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Women at work: What we can do to advocate for women in the workplace?



The Health and Community Services sector is largely comprised of workplaces that are dominated by women, particularly on the front line. Even still, workplace gender inequality exists in all fields, throughout Australia and the world. Equality will not be tangible until working women can access and enjoy the same opportunities, benefits and resources as men.

Whilst we’ve made progress in Australia towards wage parity, sources suggest that in 2018 women generally had to work an average 62 extra days per year to earn the same wage as men. Adding to this, women were found to work fewer overall hours than men and were more likely to take on caring duties whilst working, requiring them to access unpaid parental leave. The result is that women retire with far less superannuation than their male counterparts.


What can we do?

Whilst a lot of decisions about your workplace are made by managers and leaders, there are things you can do to support your fellow colleagues and empower others to talk to leaders about gender equality at work.


1. Champion women at work

Elect a team of women’s champions in your workplace. This might be collective who can look out for other women and promote equality and diversity. Look out for fellow women and if you see a pattern of bias, call it out in a professional manner. Encourage your women colleagues to step up when promotions are available


2. Prioritise work-life balance

By maximising opportunities to prioritise their home-life, both men and women can feel empowered and encouraged to prioritise their home life, both men and women can feel empowered to take time off work to care for unwell relatives or to go to their child’s piano recital.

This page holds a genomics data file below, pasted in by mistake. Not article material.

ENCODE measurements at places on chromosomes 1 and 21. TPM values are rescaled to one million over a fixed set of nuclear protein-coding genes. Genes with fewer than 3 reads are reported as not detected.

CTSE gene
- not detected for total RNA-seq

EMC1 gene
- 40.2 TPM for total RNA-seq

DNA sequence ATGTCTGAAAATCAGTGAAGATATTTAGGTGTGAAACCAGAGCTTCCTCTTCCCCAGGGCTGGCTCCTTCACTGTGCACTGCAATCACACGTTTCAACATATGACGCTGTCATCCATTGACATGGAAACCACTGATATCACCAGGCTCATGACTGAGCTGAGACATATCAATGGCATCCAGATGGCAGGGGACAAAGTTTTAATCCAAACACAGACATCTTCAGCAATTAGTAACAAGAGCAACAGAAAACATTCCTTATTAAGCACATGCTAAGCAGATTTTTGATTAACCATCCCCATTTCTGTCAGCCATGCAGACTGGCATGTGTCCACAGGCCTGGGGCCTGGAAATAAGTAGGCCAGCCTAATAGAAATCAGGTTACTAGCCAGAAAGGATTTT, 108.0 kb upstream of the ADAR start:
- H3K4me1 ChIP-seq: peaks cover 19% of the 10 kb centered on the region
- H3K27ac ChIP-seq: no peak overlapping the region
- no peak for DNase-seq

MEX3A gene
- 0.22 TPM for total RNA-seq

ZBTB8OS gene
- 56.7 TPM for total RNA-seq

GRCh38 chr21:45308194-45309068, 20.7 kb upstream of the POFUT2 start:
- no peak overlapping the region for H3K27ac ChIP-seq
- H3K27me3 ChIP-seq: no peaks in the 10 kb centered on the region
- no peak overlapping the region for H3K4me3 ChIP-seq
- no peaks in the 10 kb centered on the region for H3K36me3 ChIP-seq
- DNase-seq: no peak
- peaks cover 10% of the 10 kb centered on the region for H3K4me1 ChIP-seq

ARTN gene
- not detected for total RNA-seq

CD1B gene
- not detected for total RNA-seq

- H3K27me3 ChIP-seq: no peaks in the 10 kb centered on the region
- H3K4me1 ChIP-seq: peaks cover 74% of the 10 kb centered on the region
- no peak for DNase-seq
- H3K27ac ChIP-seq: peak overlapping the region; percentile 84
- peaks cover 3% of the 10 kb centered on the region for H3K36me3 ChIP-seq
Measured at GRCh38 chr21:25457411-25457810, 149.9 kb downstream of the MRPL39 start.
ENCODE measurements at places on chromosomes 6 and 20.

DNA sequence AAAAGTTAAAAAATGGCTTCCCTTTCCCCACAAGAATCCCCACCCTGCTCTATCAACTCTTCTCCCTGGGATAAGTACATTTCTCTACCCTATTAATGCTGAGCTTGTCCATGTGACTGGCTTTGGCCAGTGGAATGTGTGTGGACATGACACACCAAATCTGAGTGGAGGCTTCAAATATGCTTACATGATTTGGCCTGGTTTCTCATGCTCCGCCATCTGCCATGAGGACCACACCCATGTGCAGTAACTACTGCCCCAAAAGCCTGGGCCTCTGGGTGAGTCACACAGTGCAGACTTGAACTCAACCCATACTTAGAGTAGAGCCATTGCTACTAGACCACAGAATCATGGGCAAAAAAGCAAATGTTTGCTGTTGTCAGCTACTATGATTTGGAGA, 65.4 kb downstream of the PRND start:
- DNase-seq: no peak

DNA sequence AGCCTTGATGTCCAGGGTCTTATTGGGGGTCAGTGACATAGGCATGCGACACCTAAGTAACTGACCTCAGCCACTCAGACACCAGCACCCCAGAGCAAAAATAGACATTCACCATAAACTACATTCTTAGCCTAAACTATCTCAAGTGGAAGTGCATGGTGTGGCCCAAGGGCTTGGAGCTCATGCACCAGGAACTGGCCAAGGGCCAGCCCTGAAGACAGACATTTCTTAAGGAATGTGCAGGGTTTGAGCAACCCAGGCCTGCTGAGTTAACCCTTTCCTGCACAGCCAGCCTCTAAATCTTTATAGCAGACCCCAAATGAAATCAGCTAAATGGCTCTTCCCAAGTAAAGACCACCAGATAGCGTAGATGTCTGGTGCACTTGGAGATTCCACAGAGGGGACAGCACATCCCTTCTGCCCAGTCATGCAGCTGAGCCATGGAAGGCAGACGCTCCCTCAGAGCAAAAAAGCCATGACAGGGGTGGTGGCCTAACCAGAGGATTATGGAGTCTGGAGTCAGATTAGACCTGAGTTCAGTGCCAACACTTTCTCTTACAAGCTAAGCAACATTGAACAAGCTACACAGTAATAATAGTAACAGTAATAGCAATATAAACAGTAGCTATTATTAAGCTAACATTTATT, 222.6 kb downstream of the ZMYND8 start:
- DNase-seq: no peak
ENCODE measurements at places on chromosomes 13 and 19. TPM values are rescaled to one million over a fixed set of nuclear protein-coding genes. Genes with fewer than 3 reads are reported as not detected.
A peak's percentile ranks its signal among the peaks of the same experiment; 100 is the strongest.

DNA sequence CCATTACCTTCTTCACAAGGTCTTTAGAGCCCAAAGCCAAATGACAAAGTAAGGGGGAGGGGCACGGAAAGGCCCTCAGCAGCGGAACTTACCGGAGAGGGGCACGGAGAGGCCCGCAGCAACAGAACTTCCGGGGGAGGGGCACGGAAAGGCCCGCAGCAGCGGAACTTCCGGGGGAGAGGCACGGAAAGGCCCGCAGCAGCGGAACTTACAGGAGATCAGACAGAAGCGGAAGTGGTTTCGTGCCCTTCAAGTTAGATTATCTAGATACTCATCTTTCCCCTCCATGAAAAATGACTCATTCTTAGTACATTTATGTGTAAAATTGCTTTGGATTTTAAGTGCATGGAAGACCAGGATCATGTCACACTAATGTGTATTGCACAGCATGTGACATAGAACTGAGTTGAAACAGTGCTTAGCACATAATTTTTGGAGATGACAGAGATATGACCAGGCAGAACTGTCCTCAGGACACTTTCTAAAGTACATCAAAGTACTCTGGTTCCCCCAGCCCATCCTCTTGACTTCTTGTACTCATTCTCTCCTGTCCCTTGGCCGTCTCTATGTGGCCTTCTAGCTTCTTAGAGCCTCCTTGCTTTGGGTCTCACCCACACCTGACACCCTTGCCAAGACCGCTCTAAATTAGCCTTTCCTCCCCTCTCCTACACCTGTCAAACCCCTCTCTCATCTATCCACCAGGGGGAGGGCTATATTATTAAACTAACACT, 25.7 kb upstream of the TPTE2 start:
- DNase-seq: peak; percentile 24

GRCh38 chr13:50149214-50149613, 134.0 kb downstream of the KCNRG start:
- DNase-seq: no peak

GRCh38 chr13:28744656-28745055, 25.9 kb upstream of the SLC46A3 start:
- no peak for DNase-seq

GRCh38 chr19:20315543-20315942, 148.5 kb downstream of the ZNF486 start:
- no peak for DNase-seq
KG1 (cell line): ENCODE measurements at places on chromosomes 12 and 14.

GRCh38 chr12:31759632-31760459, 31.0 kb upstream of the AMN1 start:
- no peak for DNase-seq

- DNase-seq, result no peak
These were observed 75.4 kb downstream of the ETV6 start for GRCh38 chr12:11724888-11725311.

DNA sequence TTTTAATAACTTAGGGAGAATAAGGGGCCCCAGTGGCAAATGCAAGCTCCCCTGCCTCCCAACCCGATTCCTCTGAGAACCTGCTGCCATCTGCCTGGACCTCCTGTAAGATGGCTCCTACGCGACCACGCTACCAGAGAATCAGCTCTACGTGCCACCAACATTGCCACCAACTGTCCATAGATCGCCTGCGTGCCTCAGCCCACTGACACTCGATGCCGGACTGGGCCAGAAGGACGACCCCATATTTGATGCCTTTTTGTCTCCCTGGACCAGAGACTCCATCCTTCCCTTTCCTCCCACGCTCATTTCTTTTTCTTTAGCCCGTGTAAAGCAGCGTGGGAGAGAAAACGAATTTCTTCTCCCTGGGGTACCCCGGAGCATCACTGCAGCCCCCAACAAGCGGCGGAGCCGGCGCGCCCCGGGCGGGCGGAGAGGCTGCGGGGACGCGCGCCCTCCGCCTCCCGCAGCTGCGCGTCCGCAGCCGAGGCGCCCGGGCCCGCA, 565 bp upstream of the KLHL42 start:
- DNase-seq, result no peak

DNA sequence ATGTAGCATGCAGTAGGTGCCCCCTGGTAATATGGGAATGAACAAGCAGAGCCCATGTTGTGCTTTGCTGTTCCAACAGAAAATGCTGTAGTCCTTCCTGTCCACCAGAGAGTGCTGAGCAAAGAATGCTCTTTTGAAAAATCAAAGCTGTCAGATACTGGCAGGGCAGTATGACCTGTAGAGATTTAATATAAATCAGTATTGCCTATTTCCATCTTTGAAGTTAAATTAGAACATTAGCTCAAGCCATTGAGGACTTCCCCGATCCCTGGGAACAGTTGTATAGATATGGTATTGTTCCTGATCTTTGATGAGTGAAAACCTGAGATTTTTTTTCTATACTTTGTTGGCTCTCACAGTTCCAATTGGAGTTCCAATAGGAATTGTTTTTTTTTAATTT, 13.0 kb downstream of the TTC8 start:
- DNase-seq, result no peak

3. Find a mentor and talk things through

Are you given opportunities to talk through your achievements at work? Do you try to find time for mentoring about your professional and personal goals? If you’re a woman, find someone in your network who can mentor you. Alternatively, you can talk to your HACSU Delegate about what opportunities are available to you.


4. Call out gendered violence and harassment when you see it!

Have you seen something you think might be inappropriate, unprofessional or concerning? Safety is paramount for us all and we know women are at higher risk of being a victim of violence at home and at work. Call out behaviour when you see it! Provide support to people who might need it and call HACSU Assist for further help. You can also call Safe Steps, an organisation that help and support people experiencing of family violence (1800 015 188).


5. Know your own bias

Do you ever think about what bias you might have? Most people do have some innate bias towards different people or groups. It’s good for us all to take the time to reflect on what assumptions we might have about women, women’s roles and responsibilities in the workplace. Admitting your own personal bias (if only to yourself) is the first important step to overcoming global bias.


We know that gender equality is linked with many positive outcomes for workplaces and the community in general. These include improved productivity, growth and performance. Start a conversation today at your workplace about advocating for women in your workplace!

Did you know HACSU officials on the HACSU Women’s Committee are in the process of organising a Women’s Conference? Contact us for more information today!